8. Cris Post author

    You have made variants of this argument before and I’ve raised questions before, but you haven’t answered my questions, in particular the ones about other explanations. If we simply substituted “language” for “religion” in your proposed sequence, we’d get the exact same thing.

    Are you going to draft a detailed summary analysis of your proposed scenario for posting on the blog? I think you should.

  9. J. A. LeFevre

    Thanks, I owe you that, but such is to address the rather more subtle question of why, the more basic issue of what is just as simple as I’ve laid out. I don’t think anyone would argue against langue being an adaptation.

  10. Cris Post author

    Yet you attribute all this success to religion when language would not only would do the job, but do it better. The group success which you see beginning circa 70,000 years ago is, in the estimation of most anthropologists including me, the likely result of cognitive fluidity and language. Religion may have been an epiphenomenal result of these things and surely was put to beneficial use (i.e., shamanic placebo healing), but R/S in and of itself or per se doesn’t seem like a primary site for targeted selection, nor a resulting adaptation so spectacular that it accounts for 60,000 years of small group success. Shamanic supernaturalism has its uses and benefits, but it didn’t increase group sizes or enable future planning. Language and technology could do both.

  11. Cris Post author

    In addition, I don’t need math proofs but I do need archaeological proofs or data. I wrote the Rhino Cave post to investigate the issue of “religion” at 70,000 years ago, and came to the obvious conclusion there isn’t evidence of “religion” there. There is equivocal evidence of a possible ritual.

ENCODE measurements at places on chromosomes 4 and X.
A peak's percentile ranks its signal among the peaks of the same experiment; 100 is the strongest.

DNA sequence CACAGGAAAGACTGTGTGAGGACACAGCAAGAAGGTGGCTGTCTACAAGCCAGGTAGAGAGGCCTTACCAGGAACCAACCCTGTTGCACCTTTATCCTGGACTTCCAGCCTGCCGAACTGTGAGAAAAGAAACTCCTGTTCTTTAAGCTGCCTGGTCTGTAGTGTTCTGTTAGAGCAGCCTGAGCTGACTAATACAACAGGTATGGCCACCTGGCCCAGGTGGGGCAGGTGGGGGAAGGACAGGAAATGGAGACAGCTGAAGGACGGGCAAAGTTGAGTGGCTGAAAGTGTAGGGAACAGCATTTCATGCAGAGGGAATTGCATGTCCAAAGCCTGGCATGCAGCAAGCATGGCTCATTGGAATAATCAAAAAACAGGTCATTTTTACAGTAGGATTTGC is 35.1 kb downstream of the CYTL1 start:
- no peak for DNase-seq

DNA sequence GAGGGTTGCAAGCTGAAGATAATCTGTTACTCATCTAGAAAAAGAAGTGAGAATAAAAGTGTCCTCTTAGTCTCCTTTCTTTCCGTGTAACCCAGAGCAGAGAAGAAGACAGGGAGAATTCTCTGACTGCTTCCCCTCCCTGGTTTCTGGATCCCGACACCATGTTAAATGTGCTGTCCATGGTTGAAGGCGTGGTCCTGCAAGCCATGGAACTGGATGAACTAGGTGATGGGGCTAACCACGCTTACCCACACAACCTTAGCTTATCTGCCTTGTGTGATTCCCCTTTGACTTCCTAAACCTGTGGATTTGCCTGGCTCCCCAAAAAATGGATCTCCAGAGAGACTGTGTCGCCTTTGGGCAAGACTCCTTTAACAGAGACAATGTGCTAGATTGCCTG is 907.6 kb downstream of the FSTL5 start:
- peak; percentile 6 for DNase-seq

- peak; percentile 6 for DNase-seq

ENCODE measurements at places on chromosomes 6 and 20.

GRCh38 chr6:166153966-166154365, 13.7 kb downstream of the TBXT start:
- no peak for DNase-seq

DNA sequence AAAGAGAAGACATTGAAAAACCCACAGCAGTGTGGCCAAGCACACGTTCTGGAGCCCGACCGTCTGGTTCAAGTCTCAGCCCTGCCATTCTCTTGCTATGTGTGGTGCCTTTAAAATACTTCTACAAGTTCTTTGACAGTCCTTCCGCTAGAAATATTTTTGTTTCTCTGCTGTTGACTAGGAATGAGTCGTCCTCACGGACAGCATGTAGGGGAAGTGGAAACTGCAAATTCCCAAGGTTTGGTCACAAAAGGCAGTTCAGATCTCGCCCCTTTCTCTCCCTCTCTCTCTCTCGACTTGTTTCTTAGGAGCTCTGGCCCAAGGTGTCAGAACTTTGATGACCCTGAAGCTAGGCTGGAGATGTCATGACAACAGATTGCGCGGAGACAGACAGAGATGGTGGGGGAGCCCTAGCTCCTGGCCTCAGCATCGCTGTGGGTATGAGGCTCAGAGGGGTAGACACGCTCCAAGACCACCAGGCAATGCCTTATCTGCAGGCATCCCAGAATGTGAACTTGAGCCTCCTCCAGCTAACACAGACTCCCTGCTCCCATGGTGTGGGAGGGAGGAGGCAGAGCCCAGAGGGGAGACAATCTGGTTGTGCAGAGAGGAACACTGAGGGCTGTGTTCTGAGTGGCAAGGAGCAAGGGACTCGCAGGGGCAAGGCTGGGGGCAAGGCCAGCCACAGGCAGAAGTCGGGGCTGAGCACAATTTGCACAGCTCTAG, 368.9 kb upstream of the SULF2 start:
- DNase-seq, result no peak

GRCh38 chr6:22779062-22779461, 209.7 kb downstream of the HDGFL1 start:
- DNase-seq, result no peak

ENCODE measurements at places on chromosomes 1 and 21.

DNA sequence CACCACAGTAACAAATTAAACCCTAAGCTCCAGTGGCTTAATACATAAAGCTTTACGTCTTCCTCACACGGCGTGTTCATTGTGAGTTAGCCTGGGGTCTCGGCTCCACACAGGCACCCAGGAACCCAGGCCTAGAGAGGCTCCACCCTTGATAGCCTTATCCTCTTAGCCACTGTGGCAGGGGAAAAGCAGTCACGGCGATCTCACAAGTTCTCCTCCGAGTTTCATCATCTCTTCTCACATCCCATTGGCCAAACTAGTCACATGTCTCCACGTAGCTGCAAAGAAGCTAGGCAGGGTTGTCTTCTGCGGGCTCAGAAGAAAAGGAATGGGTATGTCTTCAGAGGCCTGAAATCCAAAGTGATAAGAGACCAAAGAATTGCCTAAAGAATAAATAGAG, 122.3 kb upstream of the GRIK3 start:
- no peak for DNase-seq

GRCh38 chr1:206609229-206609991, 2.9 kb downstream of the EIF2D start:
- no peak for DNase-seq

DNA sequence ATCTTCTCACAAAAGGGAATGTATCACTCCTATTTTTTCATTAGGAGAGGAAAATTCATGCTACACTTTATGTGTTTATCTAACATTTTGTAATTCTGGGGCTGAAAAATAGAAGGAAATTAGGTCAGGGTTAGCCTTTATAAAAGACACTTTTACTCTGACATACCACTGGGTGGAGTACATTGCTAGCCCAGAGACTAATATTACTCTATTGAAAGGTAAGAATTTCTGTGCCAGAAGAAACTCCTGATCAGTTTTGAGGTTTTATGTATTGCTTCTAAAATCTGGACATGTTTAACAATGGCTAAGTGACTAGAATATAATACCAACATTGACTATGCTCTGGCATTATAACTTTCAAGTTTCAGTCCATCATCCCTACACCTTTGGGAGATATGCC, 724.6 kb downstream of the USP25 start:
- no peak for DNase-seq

If you want to tell stories, which is fine by me, the stories you tell should hang on something more than isolated or single occurrences of whatever you are trying to explain.

  12. J. A. LeFevre

    While twice dismissing the Rhino Cave as interesting but unnecessary, I still do not see any evidence of prehistoric ritual apart from religion. Further I (along with many others) suspect that ritual is a significant, perhaps the most significant component of religion. This is still irrelevant to the claims I’ve posted to this thread. Same for cognitive fluidity and language. While guilty of the claims attributed to me, those were not made on this thread. I do not question that cognitive fluidity and language are essential attributes to the modern human and his competitive success. Both appear essential to the development of religion as well. I am quite prepared to accept that all humans with religion had fully modern cognitive fluidity and language. On this thread, I have principally reiterated observations that you have made independently: Humans have not always had religion, and that all humans that have survived into the historic record or even the Upper Paleolithic, have had religion. There may be no religion without cognitive fluidity and language, but there are no modern humans without religion.

  13. Cris Post author

    I like it and am looking forward to giving you as much posting space as you would like to lay all this out in detailed fashion. There are modern humans who don’t have “religion,” though most believe in the supernatural. Only hard-core materialists-atheists reject religion and/or supernatural beliefs, and they are very few. Belief in the supernatural seems to arise naturally from ordinary brain-mind operations; religion takes a good deal more, like systematic cultural inputs.

    That issue aside, humans engage in all manner of rituals that have nothing to do with the supernatural or religion. I suspect this has long been the case. I think ritual was used to materialize supernatural beliefs or enact them, but didn’t give rise to them. Asserting otherwise gives short shrift to the power of supernatural beliefs or ideas.